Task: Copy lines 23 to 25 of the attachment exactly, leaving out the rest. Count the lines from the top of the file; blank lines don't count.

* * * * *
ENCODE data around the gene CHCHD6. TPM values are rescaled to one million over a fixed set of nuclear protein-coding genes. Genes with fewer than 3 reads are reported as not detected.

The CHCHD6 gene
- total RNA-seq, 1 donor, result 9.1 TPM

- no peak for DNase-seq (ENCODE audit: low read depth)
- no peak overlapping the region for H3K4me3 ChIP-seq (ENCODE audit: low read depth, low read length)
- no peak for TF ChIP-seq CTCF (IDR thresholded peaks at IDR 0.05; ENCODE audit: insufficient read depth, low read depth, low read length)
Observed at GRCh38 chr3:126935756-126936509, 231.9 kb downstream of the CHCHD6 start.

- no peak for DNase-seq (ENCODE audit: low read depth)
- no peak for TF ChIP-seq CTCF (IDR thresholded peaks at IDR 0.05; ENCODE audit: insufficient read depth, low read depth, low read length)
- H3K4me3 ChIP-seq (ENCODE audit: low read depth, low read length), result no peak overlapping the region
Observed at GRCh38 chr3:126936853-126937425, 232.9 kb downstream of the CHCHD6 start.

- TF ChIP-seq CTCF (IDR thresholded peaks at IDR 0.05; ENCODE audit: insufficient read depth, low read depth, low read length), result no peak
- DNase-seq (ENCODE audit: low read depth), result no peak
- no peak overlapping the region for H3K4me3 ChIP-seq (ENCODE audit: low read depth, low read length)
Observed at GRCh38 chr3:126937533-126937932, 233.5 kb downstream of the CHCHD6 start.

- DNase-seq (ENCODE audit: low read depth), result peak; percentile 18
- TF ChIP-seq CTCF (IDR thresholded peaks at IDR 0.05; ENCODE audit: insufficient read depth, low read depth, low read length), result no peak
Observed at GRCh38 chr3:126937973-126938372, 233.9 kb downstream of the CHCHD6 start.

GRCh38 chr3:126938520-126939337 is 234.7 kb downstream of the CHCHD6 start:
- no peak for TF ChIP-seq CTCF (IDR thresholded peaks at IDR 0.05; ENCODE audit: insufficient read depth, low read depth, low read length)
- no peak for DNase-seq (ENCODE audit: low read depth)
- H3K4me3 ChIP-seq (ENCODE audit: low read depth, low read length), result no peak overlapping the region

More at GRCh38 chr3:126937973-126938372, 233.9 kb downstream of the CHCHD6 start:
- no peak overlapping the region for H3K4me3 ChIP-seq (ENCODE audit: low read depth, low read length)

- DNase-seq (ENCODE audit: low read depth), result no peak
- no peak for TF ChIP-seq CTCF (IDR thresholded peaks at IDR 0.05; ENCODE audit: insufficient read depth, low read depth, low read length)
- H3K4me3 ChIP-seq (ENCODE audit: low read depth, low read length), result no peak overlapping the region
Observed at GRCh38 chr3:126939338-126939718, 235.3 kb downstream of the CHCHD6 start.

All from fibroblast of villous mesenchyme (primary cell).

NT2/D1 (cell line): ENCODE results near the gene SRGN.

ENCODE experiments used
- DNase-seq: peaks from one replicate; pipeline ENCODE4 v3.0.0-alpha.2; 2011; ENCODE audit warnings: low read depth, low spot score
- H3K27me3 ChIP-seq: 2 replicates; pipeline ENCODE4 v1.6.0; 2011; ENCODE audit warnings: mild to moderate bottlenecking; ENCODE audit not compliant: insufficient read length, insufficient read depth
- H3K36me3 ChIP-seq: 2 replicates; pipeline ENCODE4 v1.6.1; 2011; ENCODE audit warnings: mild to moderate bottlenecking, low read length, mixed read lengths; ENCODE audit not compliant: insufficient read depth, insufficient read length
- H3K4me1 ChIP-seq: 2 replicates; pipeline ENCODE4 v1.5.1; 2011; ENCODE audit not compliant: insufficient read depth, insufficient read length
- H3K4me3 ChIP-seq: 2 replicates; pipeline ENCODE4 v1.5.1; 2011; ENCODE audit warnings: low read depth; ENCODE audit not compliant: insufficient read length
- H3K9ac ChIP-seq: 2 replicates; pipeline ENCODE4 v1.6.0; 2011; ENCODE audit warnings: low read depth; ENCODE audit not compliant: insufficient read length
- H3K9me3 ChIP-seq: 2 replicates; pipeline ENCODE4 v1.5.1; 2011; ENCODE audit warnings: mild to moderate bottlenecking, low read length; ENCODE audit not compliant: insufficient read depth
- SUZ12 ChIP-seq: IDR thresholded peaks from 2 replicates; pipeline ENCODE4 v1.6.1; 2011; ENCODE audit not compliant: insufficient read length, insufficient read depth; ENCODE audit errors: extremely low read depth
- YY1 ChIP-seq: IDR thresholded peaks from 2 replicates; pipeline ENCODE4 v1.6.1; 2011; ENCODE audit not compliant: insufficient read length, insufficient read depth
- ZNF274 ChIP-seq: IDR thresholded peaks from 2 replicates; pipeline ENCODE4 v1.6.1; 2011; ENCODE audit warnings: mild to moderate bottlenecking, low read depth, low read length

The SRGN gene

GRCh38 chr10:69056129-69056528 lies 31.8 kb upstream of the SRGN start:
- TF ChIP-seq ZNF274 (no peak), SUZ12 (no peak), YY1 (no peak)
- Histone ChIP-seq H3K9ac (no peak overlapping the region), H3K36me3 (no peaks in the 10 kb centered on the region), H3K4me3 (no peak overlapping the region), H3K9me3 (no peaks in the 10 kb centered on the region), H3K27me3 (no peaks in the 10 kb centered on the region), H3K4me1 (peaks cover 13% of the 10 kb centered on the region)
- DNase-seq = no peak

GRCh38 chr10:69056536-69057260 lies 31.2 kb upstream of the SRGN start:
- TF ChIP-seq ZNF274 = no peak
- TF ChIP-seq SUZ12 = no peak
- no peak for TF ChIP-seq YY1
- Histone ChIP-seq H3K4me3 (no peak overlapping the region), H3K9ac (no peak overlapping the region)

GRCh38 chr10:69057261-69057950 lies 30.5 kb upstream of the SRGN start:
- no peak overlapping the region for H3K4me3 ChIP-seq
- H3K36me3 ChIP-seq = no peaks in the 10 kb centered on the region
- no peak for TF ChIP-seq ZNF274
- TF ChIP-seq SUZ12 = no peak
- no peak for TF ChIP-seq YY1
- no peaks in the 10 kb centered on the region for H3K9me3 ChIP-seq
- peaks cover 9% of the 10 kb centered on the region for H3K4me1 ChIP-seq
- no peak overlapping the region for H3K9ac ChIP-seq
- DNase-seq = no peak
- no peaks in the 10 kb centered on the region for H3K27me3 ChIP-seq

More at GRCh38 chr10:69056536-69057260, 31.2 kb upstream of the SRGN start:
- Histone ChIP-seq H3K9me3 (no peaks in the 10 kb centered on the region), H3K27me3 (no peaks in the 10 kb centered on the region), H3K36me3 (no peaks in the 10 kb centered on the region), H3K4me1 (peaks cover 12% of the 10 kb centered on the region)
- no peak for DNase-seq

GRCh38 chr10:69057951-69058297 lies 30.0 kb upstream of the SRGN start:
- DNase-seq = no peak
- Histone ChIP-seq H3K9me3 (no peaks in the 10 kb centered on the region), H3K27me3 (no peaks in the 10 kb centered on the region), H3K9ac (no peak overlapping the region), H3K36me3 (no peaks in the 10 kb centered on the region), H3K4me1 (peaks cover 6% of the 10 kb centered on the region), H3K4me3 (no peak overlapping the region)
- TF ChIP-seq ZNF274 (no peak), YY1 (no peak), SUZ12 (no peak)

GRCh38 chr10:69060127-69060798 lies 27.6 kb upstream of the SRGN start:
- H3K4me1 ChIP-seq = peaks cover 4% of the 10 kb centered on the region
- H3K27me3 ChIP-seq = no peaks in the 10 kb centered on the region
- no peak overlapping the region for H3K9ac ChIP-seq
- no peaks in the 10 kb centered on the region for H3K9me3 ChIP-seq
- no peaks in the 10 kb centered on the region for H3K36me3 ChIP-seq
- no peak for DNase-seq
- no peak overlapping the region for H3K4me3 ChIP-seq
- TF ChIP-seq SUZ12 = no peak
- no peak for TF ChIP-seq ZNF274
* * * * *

More at GRCh38 chr3:126937973-126938372, 233.9 kb downstream of the CHCHD6 start:
- no peak overlapping the region for H3K4me3 ChIP-seq (ENCODE audit: low read depth, low read length)

- DNase-seq (ENCODE audit: low read depth), result no peak